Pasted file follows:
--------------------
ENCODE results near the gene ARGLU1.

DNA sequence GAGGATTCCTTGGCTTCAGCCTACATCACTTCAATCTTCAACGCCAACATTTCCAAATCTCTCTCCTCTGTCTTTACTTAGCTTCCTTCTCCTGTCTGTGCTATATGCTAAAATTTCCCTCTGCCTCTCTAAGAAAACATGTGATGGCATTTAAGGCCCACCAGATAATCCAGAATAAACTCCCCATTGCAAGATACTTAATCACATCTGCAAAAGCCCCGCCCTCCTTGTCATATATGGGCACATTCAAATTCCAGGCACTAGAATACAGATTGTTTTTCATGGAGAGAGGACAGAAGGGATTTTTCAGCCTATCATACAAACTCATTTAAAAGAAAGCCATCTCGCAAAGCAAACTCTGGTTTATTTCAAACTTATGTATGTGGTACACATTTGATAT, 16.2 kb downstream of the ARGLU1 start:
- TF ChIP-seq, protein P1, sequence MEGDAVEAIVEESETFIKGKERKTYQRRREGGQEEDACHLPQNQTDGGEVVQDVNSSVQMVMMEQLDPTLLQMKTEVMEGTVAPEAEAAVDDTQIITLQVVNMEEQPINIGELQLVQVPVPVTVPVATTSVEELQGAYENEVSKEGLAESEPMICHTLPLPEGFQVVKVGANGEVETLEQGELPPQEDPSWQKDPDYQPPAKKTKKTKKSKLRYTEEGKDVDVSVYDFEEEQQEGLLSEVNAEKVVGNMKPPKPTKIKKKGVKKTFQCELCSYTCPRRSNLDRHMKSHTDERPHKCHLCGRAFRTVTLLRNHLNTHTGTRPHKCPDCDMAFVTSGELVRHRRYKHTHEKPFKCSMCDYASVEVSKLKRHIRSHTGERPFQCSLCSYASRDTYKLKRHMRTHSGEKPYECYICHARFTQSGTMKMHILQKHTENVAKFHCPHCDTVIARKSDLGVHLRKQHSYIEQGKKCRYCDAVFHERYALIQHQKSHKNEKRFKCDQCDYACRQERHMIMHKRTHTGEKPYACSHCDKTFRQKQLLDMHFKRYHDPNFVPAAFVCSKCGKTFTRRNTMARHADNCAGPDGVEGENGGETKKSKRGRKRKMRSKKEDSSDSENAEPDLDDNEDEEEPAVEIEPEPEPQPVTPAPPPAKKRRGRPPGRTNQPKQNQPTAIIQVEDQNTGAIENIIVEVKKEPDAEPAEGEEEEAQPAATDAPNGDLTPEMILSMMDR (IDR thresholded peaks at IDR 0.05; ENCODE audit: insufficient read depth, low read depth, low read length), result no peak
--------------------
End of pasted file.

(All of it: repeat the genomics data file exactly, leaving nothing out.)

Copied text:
ENCODE results near the gene ARGLU1.

DNA sequence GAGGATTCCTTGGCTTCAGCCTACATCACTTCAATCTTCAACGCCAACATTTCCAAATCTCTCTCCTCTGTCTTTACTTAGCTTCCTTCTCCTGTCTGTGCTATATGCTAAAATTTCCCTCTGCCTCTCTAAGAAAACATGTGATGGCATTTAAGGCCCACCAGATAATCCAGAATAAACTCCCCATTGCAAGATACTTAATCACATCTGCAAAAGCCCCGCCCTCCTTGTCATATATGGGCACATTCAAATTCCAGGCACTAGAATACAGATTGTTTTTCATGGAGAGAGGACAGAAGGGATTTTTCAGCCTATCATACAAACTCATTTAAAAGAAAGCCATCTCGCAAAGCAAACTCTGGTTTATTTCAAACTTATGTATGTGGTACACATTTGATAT, 16.2 kb downstream of the ARGLU1 start:
- TF ChIP-seq, protein P1, sequence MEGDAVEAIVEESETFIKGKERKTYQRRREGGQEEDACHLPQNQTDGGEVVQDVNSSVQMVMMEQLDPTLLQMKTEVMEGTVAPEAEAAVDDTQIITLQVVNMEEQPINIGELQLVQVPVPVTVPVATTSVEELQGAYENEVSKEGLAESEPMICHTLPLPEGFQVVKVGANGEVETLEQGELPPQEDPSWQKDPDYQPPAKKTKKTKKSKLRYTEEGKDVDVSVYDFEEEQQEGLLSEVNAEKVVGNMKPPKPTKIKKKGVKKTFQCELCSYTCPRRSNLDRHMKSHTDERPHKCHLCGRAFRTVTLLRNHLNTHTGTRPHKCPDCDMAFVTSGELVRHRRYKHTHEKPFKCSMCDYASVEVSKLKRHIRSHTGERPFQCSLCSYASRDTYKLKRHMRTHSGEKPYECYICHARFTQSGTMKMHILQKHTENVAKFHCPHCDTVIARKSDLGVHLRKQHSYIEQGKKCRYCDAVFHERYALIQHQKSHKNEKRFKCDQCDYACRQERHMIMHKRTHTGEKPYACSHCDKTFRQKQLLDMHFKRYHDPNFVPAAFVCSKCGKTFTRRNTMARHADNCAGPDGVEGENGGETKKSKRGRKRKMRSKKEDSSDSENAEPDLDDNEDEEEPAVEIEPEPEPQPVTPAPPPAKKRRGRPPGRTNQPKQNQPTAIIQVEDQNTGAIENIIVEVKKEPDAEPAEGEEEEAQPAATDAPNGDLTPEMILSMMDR (IDR thresholded peaks at IDR 0.05; ENCODE audit: insufficient read depth, low read depth, low read length), result no peak